Huawei Technologies, Co, Ltd et al v. Samsung Electronics Co, Ltd. et al, No. 3:2016cv02787 - Document 310 (N.D. Cal. 2018)

Court Description: ORDER DENYING HUAWEI'S MOTION TO ALTER OR AMEND, OR, IN THE ALTERNATIVE, RECONSIDER THE APRIL 13, 2018 ORDER by Judge William H. Orrick denying 285 Motion to Alter Judgment. (jmdS, COURT STAFF) (Filed on 6/19/2018)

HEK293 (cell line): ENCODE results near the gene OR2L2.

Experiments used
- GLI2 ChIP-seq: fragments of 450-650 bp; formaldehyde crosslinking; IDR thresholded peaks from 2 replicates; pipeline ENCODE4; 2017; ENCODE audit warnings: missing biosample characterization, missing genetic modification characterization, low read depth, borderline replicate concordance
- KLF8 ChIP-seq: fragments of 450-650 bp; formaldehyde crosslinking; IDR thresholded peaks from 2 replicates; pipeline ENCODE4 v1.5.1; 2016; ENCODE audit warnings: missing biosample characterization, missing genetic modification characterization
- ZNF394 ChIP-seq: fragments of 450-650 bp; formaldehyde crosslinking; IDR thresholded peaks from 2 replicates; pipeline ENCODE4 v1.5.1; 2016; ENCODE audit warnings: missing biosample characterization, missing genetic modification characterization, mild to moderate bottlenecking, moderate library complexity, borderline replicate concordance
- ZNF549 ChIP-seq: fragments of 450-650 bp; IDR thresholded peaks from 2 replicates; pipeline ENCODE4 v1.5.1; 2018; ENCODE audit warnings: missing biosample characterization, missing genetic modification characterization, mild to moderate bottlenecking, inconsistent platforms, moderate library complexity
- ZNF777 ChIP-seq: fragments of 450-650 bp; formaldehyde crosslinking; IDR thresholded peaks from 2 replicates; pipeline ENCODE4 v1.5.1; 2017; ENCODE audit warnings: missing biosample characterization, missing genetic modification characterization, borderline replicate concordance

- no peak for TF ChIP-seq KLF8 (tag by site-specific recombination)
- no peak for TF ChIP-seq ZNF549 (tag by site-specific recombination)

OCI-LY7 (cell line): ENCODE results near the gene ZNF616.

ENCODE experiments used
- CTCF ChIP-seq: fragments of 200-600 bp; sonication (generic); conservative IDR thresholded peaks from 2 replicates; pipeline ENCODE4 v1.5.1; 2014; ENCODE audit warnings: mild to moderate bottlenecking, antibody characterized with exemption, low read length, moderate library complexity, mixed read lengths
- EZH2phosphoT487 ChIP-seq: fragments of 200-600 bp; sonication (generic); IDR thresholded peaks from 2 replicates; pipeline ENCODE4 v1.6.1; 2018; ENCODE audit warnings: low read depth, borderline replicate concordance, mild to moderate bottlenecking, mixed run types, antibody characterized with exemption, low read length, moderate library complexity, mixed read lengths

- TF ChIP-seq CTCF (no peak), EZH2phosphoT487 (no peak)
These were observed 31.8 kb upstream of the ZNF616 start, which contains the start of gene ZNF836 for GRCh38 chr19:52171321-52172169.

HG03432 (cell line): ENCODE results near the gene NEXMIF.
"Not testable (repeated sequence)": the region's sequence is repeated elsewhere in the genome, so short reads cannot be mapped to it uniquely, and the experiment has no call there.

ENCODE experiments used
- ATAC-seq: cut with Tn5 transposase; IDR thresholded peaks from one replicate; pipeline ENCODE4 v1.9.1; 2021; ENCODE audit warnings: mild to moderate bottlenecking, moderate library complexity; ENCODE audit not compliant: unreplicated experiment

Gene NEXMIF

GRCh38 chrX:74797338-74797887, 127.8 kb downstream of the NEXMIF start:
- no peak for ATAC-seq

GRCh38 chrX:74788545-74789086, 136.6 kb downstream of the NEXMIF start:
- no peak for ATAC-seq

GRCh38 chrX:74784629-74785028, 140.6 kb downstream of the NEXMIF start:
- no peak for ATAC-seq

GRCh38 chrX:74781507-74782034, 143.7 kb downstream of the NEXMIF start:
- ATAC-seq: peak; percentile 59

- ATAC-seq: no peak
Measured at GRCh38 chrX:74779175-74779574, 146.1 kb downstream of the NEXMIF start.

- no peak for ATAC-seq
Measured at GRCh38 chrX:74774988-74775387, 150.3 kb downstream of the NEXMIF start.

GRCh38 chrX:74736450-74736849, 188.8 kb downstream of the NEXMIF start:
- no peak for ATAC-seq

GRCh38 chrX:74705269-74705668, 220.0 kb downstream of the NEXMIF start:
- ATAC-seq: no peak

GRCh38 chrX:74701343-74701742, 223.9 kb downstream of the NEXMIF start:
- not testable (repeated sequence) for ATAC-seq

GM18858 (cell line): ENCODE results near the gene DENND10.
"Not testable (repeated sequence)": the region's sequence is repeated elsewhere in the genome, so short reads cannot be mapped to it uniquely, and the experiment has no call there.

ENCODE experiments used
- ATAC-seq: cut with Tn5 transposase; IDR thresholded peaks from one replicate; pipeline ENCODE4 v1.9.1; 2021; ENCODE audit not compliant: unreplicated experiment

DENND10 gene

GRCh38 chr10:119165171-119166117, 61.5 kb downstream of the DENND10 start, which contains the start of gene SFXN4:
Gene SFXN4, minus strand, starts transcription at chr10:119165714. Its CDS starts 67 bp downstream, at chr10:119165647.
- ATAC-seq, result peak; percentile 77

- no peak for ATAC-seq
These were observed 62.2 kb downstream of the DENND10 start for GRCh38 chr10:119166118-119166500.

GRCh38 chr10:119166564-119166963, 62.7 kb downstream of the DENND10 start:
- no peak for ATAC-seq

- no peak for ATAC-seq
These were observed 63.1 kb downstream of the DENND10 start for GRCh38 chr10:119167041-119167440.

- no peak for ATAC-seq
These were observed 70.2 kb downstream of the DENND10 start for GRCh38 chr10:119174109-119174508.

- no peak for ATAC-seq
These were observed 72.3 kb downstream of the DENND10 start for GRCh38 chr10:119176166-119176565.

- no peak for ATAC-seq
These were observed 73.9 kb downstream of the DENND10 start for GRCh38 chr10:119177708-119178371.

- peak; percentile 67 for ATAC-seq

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1 2 3 4 UNITED STATES DISTRICT COURT 5 NORTHERN DISTRICT OF CALIFORNIA 6 HUAWEI TECHNOLOGIES, CO, LTD, et al., 7 8 Plaintiffs, 9 v. 10 SAMSUNG ELECTRONICS CO, LTD., et al., United States District Court Northern District of California 11 Case No. 3:16-cv-02787-WHO ORDER DENYING HUAWEI'S MOTION TO ALTER OR AMEND, OR, IN THE ALTERNATIVE, RECONSIDER THE APRIL 13, 2018 ORDER Re: Dkt. No. 285 Defendants. 12 13 Plaintiffs Huawei Technologies Co., Ltd., Huawei Device USA, Inc. and Huawei 14 Technologies USA, Inc. (collectively, “Huawei”) filed a motion pursuant to Federal Rule of Civil 15 Procedure 59(e) to alter or amend my Order Granting Samsung’s Antisuit Injunction (the 16 “Order”)(Dkt. No. 280[redacted]; Dkt. No. 281[under seal]), or in the alternative, for leave to file 17 a motion for reconsideration of the Order.1 Huawei’s FRCP 59(e) Mot. to Alter or Amend the 18 Court’s April 13, 2018 Order Granting Samsung’s Mot. for Antisuit Injunction (“Mot.”)(Dkt. No. 19 285). In the Order, I enjoined Huawei from enforcing injunction orders issued by the Intermediate 20 People’s Court of Shenzhen (“Shenzhen Court”) based on an analysis of the factors outlined in E. 21 & J. Gallo Winery v. Andina Licores S.A., 446 F.3d 984 (9th Cir. 2006). See Order at 7–21. “In general, there are four basic grounds upon which a Rule 59(e) motion may be granted: 22 23 24 25 26 27 28 1 Huawei notes that it moves for relief under these alternate bases to preserve its right to appeal the Order because the “District’s practices concerning this situation are not entirely uniform.” Mot. at 1 n.1. Compare Zhang v. Safeco Ins. Co. of Am., Inc., No. C 12-1430 CW, 2013 WL 6058307, at *2 (N.D. Cal. Nov. 14, 2013) (denying L.R. 7-9 motion but reaching merits of independently-filed motion seeking relief under Fed. R. Civ. P. 59(e) and 60(b)), with Thomas v. County of Sonoma, No. 17-cv-00245-LB, 2017 WL 2500886, at *2 (N.D. Cal. June 9, 2017) (finding L.R. 7-9 applies to motions for reconsideration under Fed. R. Civ. P. 59(e)). Because the Order grants an injunction it is an appealable order under 28 U.S.C. § 1292(a)(1), and it is therefore a “judgment” because it is “an[] order from which an appeal lies.” Fed. R. Civ. P. 54(a). 1 (1) if such motion is necessary to correct manifest errors of law or fact upon which the judgment 2 rests; (2) if such motion is necessary to present newly discovered or previously unavailable 3 evidence; (3) if such motion is necessary to prevent manifest injustice; or (4) if the amendment is 4 justified by an intervening change in controlling law.” Allstate Ins. Co. v. Herron, 634 F.3d 1101, 5 1111 (9th Cir. 2011). The court’s discretion to grant a Rule 59(e) motion is not limited to these 6 situations. Id. Huawei insists that the Order “rests on factual and legal errors… .” Mot. at 1. First, it 7 8 underscores that Samsung’s counterclaims were filed in August 2016 “months after” Huawei filed 9 the May 2016 complaints underlying the Shenzhen Court orders, and it insists that those counterclaims provide the “only potential overlap” between the cases. Mot. at 1–2; see id. at 3–6. 11 United States District Court Northern District of California 10 Second, it argues that the Order’s conclusion that it “need not analyze the traditional Winter 12 factors for obtaining a preliminary injunction,” Order at 8, is contrary to Supreme Court precedent. 13 Mot. at 2; see id. at 6–8. I will first dispose of the second argument. The Order included a discussion of this precise 14 15 issue and concluded that the Ninth Circuit’s decision in Microsoft Corp. v. Motorola, Inc., 696 16 F.3d 872 (9th Cir. 2012)(“Microsoft II) indicated that an analysis of the traditional Winter factors 17 for determining the propriety of injunctive relief was inapplicable in the context of a foreign anti- 18 suit injunction. Order at 7–8. I have already considered and rejected Huawei’s argument, and it 19 has not convinced me that the decision was in error. And, even if I assessed the other Winter 20 factors (irreparable harm, balance of equities, and the public interest),2 see Winter v. Natural Res. 21 Defense Council, Inc., 555 U.S. 7, 20 (2008), those factors would not alter my conclusion.3 There 22 2 23 The Gallo court held that a party seeking an antisuit injunction “need not meet our usual test of a likelihood of success on the merits of the underlying claim… .” Gallo, 446 F.3d at 991. 24 3 25 26 27 28 The analysis of these factors largely tracks that of the district court in Microsoft Corp. v. Motorola, Inc., 871 F. Supp. 2d 1089, 1102–04 (W.D. Wash.)(Microsoft I). Samsung faces irreparable harm in closing its manufacturing plant and ceasing the sale of infringing devices in China. See id. at 1102 (“Microsoft has provided this court with convincing evidence that it will lose market share, which will be difficult to regain, and suffer harm to its business reputation.”). The balance of equities tips in Samsung’s favor because it would be placed in an untenable bargaining position, which would have lasting effects, whereas Huawei is only being enjoined for approximately six months. See id. at 1103 (“It would seem clear that a negotiation where one party (Microsoft) must either come to an agreement or cease its sales throughout the country of 2 1 2 is no basis under Rule 59(e) or Local Rule 7-9 to alter or amend the Order on this ground. Moving on to the issue of factual error, I note that Huawei did not focus on this “counterclaim timing argument” in its opposition to Samsung’s motion for an anti-suit injunction. 4 See Order at 9–20 (addressing the parties’ arguments). It explains that Samsung’s motion focused 5 on Huawei’s complaint so it had “no reason to address the timing of Samsung’s counterclaims in 6 its opposition brief.” Reply at 3 (Dkt. No. 291). But Samsung’s focus does not impact Huawei’s 7 obligation to underscore facts favorable to it, especially if they are as critical as Huawei now 8 contends. While it mentioned the fact that Samsung’s counterclaims were filed two months after 9 Huawei’s complaint, see Huawei’s 3/14/18 Presentation Slides (Love Decl. ¶ 2; id., Ex. A; Dkt. 10 No. 285-2); 3/14/18 Hr’g Tr. at 4:14–6:5 (Dkt. No. 254), it did not highlight the “counterclaim 11 United States District Court Northern District of California 3 timing” as a critical distinction. To the contrary, it repeatedly referenced that “this lawsuit, and 12 the Chinese case were filed simultaneously.” 3/14/18 Hr’g Tr. at 6:6–7; see also id. at 6:7–13 13 (“And there’s a lot of confusion generated in their briefs where they say first filed, first filed, later 14 filed. Not so. The cases were filed at the same time. China’s a day ahead of us and that’s why 15 there are different dates. May 25 versus May 24. But these cases were filed at the same time. Not 16 like Microsoft where somebody months later did an end run around the U.S. case.”). 17 The foundation for Huawei’s argument is weak. Under the first Gallo factor, the issue is 18 not limited to the timing of specific claims; rather, it assesses “whether or not the parties and the 19 issues are the same in both the domestic and foreign actions, and whether or not the first action is 20 dispositive of the action to be enjoined.” Order at 9 (quoting Microsoft II, 696 F.3d at 882). 21 22 23 24 25 26 27 28 Germany fundamentally places that party at a disadvantage.”); id. (“By issuance of an anti-suit injunction, this court is in no way stating that Motorola will not at some later date receive injunctive relief, but only that it must wait until this court has had the opportunity to adjudicate that issue.”). And the public interest lies in this court adjudicating the propriety of injunctive relief for the parties’ standard essential patents (SEPs). See id. (“The court finds that the public interest is served by issuing an anti-suit injunction and permitting Microsoft to continue its business operations without interruption until this court has had the opportunity to adjudicate the injunctive relief issue before it.”); see also Order at 15–17 (analyzing the Unteweser factor of whether foreign litigation would frustrate a policy of this forum). The overlap between the Unteweser factors and the Winter factors further bolsters the conclusion that the full Winter analysis is unnecessary when applying the Gallo test. See Gallo, 446 F.3d at 991 (“Gallo need only demonstrate that the factors specific to an anti-suit injunction weigh in favor of granting the injunction.”). 3 1 Precedent makes clear that it is the issues and the actions that drive the analysis of this factor, not 2 the timing of specific claims. In fact, the cases emphasize that “[t]he consideration should be 3 approached functionally, ‘not in a technical or formal sense, but in the sense that all the issues in 4 the foreign action … can be resolved in the local action.’” Order at 9 (quoting Microsoft II, 696 5 F.3d at 882–83). 6 Huawei seizes on one sentence of the Order to argue that it contains a “manifest factual 7 error.” See Mot. at 3. I incorrectly stated that “[t]he appropriate remedy for Huawei’s breach of 8 contract claim may very well be the injunctive relief issued by the Shenzhen court.” Order at 15. 9 16 But my overall analysis was not in error. In assessing the first Gallo factor, I concluded: Both parties have presented me with a breach of contract claim based on the other’s alleged failure to abide by its commitments to ETSI. Neither party disputes the other’s right to enforce that contract as a third-party beneficiary. And the availability of injunctive relief for each party’s SEPs depends on the breach of contract claims. As in Microsoft, “[t]he contractual umbrella over the patent claims” controls, Microsoft II, 696 F.3d at 883, and dictates that this action is dispositive of Huawei’s Chinese actions. See id. (“In other words, the party was ‘not seeking to enjoin [a party from litigating in] a foreign court on the basis of a patent validity or infringement finding by a United States court’ but on the basis of a contract interpretation by a U.S. court.”)(quoting Medtronic, Inc. v. Catalyst Research Corp., 518 F.Supp. 946 (D. Minn. 1981), aff'd, 664 F.2d 660 (8th Cir. 1981)). 17 Order at 13 (footnote omitted). Nothing in Huawei’s “counterclaim timing argument” alters this 18 conclusion. 10 United States District Court Northern District of California 11 12 13 14 15 19 At the hearing on Samsung’s motion, Huawei repeatedly emphasized that the issue 20 presented to the Shenzhen court was “the question of compliance with FRAND.” 3/14/18 Hr’g Tr. 21 at 6:25–7:1; id. at 6:21–23 (“[Huawei] told the [Shenzhen] court, We want an injunction, but we 22 have to have complied with FRAND to do it and we're putting that issue before you.”); id. at 7:17– 23 19 (“In truth, the Shenzhen court did conduct a thorough and searching and detailed FRAND 24 analysis before issuing the injunction.”); id. at 8:13–14 (“[T]he court made findings as to 25 compliance with FRAND.”); id. at 8:17–18 (“Huawei had complied with FRAND, which is a 26 predicate for issuing an injunction on SEP's.”); id. at 10:19–20 (“In terms of the posturing of the 27 two cases, the issue has been put before the Chinese court and decided.”). The Shenzhen court 28 addressed the FRAND issue as a prerequisite to Huawei’s request for injunctive relief against 4 1 Samsung. Huawei put the same issue before this court in its breach of contract claim because it 2 must demonstrate that it was a willing licensee and did not violate FRAND obligations as a 3 condition precedent to establishing that Samsung breached its FRAND obligations. Compl. ¶¶ 4 53–60 (Dkt. No. 1[redacted]); Dkt. No. 3-4[under seal]). As I concluded in the Order, the issues 5 are the same. 6 On the precise question of “whether or not the first action is dispositive of the action to be 7 enjoined[,]” the same answer follows. Huawei underscores that it is my resolution of Samsung’s 8 breach of contract claim (filed two months after Huawei’s breach of contract claim) that will 9 ultimately determine the propriety of injunctive relief for Huawei’s SEPs, but that does not alter 10 the analysis because Samsung’s counterclaims are part of this domestic action. United States District Court Northern District of California 11 Huawei also argues that the “counterclaim timing” impacts my analysis of the third Gallo 12 factor, the injunction’s impact on comity. See Mot. at 5–6. It contends that “[t]he only potential 13 overlap with the Shenzhen Actions comes from Samsung’s counterclaims, filed three months after 14 the Shenzhen Actions.” Id. at 5. But this argument also falls short because it too narrowly focuses 15 on the timing of the counterclaims, as opposed to the actions. As discussed above, Huawei’s own 16 breach of contract claim put the parties’ compliance with FRAND before me, even if the propriety 17 of the precise relief sought in the Shenzhen actions will only be determined in assessing 18 Samsung’s counterclaim. 19 Moreover, Microsoft II dictates that “[t]he order in which the domestic and foreign suits 20 were filed, although not dispositive, may be relevant to this determination depending on the 21 particular circumstances.” 696 F.3d at 887 (emphasis added). The decision makes clear that the 22 situation presented by a defendant’s subsequent filing of a foreign action “raises the concern that 23 [it] is attempting to evade the rightful authority of the district court[.]” Id. (quoting Applied Med. 24 Distribution Corp. v. Surgical Co. BV, 587 F.3d 909, 921 (9th Cir. 2009)). That is not the 25 situation we have here. By arguing that Samsung’s domestic counterclaims present an “especially 26 grave” impact on comity, Huawei flips the analysis on its head. See Mot. at 5 (“[T]he Order 27 endorses Samsung’s tactic of raising counterclaims in this Court months after Huawei filed suit in 28 China, and using those later-filed claims to evade the outcome of the Shenzhen Actions.”). And it 5 1 2 neglects to offer any support for its version. See Mot. at 5–6 (relying only on Microsoft II). My assessment of this factor provided several reasons why the injunction’s impact on 3 comity is tolerable. See Order at 19–20 (explaining that the dispute involves a private contractual 4 matter rather than public international law or government litigants; the injunction is against 5 Huawei, not the Chinese courts; and it is limited in scope to two patents, a specific form of relief, 6 and may last less than six months). The “counterclaim timing” has no bearing on this analysis and 7 provides no basis for altering or amending the Order under Rule 59(e) or Local Rule 7-9. 8 In accordance with the foregoing, Huawei’s motion is DENIED. 9 IT IS SO ORDERED. 10 Dated: June 19, 2018 United States District Court Northern District of California 11 12 William H. Orrick United States District Judge 13 14 15 16 17 18 19 20 21 22 23 24 25 26 27 28 6